Posts Tagged ‘clark’

Tree Roots in Septic Tank Removal

Saturday, December 30th, 2017

Hello there septic system owners.  This blog post is about trees and what they do to your septic system.  But in this case it’s just the septic tank that stopped working.  They can do all sorts of damage.

This client has been warned for many years.  10 years ago roots had started infiltrating the seams of the septic tank.  At that time the client was told it would be a good idea to cut the trees down by the septic tank.  But client saw “Root Kill” for septic systems.

So here’s a little education on septic systems and root kill additives.  Root kill additives are meant to be put directly into the drainfield.  Flushing them down the toilet, into the septic tank doesn’t do any good.  None of the additive will reach the drainfield.  It’s even on the package to add it directly to the drainfield.  And it does work when applied to the inlet line going to the drainfield, from the septic tank.

 

So for over the next 10 years this client added Root Kill into her septic system by flushing them down the toilet.  The roots continued to grow without the client knowing.  Until one day the system stopped working. Below we tried to break up the roots a little bit with tool called the crustbuster.  Of course it didn’t work, but I was willing to try anything to not have to go inside this septic tank.  But it did mix up the sludge on the floor so the vacuum truck to suck it out, and I wasn’t wading up to my knees in sewage.

 

Now the client wasn’t backing up just yet.  But was selling their house.  During a real estate inspection for the buyer, we removed the lids and saw the root damage.  The buyer could see that these roots couldn’t possible be good for the septic system, and could see that the roots have stopped the whole tank from working as it should.  Buyer decided that he wasn’t going to purchase the home until the problem was fixed.  Now here’s a little lesson on Real Estate Transactions.  Once a problem has been discovered about anything, the seller and the Realtor must disclose this condition to any trying to buy the home.  So needless to say, most people would not buy a home with a septic system in this condition.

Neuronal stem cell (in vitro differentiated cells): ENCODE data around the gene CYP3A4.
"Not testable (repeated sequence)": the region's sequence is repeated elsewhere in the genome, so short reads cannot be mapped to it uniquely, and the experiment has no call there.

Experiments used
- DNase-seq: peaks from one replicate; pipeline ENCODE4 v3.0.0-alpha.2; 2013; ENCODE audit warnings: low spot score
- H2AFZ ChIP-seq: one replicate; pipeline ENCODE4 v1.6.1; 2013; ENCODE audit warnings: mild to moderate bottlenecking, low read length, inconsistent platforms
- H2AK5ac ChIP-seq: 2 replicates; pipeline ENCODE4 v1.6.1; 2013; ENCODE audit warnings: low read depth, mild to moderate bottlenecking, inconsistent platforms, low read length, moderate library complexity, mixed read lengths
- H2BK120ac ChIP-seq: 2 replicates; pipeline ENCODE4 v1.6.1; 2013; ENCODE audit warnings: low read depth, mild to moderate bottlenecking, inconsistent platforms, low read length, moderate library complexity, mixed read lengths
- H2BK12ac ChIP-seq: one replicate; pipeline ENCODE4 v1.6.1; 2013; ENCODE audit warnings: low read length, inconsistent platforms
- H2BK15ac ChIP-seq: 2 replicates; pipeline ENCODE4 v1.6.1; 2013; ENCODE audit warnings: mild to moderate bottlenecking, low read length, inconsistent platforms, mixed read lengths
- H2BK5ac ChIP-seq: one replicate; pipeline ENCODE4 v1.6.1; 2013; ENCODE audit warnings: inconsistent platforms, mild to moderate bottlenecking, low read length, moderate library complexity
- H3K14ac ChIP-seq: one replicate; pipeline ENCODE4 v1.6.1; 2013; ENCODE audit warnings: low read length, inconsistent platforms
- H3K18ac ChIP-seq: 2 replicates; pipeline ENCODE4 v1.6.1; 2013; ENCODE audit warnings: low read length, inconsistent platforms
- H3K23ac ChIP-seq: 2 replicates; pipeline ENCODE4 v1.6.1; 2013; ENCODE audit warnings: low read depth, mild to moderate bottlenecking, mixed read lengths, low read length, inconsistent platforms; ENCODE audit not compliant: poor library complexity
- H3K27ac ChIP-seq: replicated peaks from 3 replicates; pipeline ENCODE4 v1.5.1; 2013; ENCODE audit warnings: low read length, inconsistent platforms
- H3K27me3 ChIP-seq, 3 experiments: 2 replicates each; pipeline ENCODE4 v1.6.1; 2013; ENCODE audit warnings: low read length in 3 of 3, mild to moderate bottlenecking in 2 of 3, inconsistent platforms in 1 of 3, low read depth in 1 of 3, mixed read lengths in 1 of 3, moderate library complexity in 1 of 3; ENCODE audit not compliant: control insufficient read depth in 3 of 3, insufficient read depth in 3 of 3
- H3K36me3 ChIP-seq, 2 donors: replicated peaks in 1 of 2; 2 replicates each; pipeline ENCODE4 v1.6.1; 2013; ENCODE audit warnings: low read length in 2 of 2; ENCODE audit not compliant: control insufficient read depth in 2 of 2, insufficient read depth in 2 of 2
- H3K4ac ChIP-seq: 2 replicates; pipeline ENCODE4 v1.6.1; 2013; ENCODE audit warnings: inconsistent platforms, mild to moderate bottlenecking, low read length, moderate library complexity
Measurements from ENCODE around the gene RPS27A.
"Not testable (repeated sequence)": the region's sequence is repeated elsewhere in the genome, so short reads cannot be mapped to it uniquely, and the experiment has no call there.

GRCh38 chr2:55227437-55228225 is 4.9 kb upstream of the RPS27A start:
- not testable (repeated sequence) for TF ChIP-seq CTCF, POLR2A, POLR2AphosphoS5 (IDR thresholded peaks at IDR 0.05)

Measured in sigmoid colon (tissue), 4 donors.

So now comes time for the repair.  We had to take a shovel and chop a hole through the roots to get a hose to the bottom of the tank.  The pumper sucked out the best it could and then it’s time for “Confined Space Entry”.

We have the canopy set up as it’s raining pretty bad.  We have a tripod set up.  This is what lowers me into the septic tank and pulls me out.  I wear a harness that connects to that tripod.  I have blowers pushing fresh air down to me, and I wear an air monitor that monitors the air I am breathing.  Anything goes wrong the guy manning the tripod would crank me out of the hole.

Once lowered in you can see the damage it created.

I was down there for two hours.  Cutting roots with shovels and pretty much wrecking my sawsall.  But they needed to come out.

About half way during this procedure I did need a break.  This job is the worst root job I have had to this date.  I spent over 2 hours down there, and it was exhausting.  I can feel it in my body now about 18 hours since this job happened.  I am sure to be sore.

So when your septic technician let’s you know that you should remove plants/trees/shrubs, he/she is trying to save you money.  Because even though this is a “Job”, or maybe even “Job Protection”, it’s one that none of us want to do.  We are also trying to save you money.  This expense.  This tree root removal job cost the client about $1,600.00 and could have been avoided by simply removing the trees.  And make no mistake about it, if they don’t remove these two trees, we’ll be back.  Because the trees know that there’s free water right there and fertilizer.

 

Most important is that this is a job none of us want to do.  It’s really gross to be wading around sewage with creepy crawly worms and stuff, spiders, and everything else you can image.  I for one came out a different man then when I went in.  I may need therapy to help me forget this job.  It was a nightmare.

Nu-Water Aerobic Treatment Plant

Saturday, January 17th, 2015

The video attached is a video of a Nu Water Aerobic Treatment Plant by Enviro-flo.

 

The reason we need to have this level of treatment was for the stream and high ground water in this area.  We need to protect our surface and ground water from contamination.  The neighbors well is pretty close as well, so in order to have a home this close this homeowner agreed to have annual maintenance to this system.